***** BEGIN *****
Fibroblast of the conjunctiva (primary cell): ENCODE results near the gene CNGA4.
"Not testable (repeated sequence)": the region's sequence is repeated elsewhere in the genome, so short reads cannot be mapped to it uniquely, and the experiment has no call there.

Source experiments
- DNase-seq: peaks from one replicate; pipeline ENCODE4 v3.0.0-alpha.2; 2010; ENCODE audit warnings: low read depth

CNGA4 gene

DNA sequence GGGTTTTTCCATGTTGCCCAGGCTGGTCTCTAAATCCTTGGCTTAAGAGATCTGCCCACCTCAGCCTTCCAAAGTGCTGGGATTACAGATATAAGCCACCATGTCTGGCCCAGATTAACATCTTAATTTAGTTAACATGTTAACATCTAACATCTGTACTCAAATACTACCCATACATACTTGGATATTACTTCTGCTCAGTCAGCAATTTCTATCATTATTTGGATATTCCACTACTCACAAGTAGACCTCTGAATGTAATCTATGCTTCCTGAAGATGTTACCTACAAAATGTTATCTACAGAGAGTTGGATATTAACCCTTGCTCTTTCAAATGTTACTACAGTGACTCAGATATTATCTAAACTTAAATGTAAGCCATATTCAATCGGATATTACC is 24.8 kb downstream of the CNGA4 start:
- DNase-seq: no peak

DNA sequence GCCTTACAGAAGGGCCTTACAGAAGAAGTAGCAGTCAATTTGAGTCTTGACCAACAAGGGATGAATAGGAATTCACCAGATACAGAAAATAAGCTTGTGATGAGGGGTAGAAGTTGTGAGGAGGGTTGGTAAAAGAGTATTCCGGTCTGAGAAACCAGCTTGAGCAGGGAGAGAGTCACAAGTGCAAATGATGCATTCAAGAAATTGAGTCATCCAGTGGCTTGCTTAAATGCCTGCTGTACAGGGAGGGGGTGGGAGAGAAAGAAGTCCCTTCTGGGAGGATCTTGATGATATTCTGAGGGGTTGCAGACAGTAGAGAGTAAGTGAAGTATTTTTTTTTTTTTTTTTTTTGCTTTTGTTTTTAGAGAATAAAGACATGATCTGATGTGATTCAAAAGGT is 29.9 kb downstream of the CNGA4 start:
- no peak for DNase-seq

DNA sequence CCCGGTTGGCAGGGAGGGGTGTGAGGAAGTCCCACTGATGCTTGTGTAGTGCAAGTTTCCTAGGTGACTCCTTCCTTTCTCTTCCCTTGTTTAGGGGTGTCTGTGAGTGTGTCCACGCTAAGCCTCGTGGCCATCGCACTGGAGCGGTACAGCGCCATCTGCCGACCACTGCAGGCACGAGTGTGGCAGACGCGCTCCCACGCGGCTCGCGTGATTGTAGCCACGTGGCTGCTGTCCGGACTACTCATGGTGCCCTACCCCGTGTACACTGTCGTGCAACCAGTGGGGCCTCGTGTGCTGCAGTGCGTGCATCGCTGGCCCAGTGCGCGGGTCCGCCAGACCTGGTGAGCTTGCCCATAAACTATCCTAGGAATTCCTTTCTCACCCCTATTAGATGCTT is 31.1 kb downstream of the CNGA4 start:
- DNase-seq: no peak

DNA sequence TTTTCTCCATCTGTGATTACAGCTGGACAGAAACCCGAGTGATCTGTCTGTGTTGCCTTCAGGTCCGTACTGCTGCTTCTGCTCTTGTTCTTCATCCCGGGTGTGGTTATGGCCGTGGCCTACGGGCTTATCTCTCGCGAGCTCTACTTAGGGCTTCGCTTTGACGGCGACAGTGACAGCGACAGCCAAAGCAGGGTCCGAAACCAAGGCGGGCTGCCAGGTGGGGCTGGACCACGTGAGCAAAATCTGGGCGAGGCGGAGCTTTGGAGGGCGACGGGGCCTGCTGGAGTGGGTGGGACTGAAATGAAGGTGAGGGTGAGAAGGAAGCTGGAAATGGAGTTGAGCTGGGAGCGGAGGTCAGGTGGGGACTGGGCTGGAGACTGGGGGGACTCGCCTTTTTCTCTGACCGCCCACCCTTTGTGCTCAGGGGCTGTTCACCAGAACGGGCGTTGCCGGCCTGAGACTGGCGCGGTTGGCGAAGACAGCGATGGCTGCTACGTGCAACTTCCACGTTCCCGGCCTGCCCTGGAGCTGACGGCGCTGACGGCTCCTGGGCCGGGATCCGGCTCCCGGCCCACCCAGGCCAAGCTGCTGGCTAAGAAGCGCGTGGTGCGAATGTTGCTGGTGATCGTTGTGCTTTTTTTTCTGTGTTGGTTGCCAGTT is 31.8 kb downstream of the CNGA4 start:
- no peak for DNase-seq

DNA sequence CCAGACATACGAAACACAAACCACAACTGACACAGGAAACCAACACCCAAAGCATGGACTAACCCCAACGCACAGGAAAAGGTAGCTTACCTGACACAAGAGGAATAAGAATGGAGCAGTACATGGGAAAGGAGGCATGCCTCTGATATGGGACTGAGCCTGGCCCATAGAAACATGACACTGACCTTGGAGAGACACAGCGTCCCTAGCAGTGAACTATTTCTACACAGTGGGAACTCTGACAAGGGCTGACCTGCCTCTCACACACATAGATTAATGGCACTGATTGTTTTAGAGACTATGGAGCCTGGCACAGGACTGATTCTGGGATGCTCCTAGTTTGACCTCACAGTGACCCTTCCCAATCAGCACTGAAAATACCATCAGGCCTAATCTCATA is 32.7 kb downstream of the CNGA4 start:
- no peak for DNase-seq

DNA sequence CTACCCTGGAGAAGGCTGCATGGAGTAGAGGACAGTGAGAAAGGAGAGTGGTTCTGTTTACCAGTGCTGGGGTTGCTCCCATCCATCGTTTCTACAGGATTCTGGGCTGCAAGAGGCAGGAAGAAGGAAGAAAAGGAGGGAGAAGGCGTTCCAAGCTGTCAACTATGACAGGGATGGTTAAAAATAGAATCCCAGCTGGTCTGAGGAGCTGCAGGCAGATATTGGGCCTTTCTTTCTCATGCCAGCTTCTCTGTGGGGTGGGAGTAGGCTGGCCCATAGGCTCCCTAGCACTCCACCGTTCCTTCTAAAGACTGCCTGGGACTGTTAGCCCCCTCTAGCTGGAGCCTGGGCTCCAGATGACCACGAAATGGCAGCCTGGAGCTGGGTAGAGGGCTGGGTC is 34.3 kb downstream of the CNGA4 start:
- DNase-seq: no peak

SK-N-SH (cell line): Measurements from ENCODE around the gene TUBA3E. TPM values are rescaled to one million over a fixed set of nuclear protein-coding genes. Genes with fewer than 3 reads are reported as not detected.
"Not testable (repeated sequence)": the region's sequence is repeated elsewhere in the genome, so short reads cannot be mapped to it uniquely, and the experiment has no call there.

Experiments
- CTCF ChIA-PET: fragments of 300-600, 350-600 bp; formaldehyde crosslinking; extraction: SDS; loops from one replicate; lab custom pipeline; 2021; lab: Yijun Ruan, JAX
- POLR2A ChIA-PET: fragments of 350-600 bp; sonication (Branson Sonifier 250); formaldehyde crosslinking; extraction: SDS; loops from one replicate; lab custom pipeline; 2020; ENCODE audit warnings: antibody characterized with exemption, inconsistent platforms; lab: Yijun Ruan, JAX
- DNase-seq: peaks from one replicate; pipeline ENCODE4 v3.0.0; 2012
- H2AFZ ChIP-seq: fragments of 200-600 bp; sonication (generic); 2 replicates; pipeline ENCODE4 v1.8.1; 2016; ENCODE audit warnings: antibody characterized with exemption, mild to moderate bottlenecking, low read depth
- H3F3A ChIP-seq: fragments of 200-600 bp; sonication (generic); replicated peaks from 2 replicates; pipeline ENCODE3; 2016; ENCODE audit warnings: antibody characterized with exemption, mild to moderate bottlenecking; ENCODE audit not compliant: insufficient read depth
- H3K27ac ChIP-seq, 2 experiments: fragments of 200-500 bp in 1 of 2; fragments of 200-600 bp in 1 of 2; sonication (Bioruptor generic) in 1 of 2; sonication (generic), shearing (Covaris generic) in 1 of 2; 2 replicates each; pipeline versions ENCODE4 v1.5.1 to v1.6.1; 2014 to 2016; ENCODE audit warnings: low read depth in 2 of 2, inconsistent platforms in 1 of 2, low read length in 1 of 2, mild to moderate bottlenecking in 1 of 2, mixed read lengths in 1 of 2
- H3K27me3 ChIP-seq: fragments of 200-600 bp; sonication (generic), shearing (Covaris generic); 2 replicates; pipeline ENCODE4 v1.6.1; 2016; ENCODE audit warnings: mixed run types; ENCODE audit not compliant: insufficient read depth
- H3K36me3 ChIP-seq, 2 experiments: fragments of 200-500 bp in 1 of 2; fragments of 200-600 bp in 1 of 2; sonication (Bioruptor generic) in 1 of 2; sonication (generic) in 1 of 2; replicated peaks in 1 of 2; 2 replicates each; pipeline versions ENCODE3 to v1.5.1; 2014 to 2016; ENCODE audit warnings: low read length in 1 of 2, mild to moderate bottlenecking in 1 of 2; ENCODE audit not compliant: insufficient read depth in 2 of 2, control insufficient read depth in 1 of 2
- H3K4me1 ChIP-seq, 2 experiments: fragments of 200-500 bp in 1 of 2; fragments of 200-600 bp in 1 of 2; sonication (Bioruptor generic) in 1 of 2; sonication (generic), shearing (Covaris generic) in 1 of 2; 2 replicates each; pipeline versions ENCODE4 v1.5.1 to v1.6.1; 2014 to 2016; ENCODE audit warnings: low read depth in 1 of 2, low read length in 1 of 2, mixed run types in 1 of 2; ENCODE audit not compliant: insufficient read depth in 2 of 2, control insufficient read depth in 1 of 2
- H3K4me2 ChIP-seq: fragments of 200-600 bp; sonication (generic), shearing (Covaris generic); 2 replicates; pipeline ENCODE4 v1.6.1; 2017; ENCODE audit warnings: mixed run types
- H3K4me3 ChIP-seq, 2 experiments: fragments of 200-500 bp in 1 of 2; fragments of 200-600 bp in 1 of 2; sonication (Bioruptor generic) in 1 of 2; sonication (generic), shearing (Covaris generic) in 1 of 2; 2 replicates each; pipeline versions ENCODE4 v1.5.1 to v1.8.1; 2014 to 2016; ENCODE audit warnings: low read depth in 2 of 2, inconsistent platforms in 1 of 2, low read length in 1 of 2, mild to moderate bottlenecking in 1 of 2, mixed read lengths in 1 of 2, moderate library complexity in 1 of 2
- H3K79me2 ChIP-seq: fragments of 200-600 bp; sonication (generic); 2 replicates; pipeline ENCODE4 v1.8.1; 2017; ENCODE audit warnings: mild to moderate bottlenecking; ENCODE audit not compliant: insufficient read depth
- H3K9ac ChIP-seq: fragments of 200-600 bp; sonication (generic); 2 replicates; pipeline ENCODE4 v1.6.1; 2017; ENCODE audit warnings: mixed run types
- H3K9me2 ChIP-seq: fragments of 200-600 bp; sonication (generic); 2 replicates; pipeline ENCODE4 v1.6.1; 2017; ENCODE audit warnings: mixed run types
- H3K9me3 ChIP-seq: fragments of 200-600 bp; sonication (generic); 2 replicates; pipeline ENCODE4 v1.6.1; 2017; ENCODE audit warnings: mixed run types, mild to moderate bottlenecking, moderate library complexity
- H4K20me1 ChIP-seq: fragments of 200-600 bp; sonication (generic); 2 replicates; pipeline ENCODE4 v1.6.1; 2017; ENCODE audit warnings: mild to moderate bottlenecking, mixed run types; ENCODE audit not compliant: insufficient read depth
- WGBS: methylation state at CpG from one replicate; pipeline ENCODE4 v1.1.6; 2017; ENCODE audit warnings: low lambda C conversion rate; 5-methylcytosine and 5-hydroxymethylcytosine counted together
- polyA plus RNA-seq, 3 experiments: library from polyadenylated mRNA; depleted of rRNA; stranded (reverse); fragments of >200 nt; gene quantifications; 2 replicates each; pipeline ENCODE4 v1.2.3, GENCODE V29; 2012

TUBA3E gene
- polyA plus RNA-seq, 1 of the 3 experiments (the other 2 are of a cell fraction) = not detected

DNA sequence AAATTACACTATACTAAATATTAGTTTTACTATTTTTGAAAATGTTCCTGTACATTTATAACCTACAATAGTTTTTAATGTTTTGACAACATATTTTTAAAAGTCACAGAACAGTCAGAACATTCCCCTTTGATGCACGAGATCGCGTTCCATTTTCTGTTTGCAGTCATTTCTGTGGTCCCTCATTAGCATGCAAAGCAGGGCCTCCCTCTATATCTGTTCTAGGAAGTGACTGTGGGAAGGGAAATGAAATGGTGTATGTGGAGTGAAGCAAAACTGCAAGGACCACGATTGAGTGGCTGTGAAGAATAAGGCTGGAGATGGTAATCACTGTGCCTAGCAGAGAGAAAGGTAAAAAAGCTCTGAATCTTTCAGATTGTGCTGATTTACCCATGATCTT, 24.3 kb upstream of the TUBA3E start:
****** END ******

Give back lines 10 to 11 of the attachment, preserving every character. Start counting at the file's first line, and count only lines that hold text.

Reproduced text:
DNA sequence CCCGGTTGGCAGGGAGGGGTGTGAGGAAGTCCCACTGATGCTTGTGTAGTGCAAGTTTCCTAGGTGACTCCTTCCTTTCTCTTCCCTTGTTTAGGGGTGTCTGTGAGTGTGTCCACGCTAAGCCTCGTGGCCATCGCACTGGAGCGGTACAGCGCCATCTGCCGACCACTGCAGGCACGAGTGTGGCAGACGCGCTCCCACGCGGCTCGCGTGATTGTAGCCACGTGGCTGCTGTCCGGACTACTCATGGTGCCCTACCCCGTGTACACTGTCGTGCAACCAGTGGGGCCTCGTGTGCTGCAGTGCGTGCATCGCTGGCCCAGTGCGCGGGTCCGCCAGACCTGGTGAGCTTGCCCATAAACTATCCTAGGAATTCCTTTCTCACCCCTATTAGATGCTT is 31.1 kb downstream of the CNGA4 start:
- DNase-seq: no peak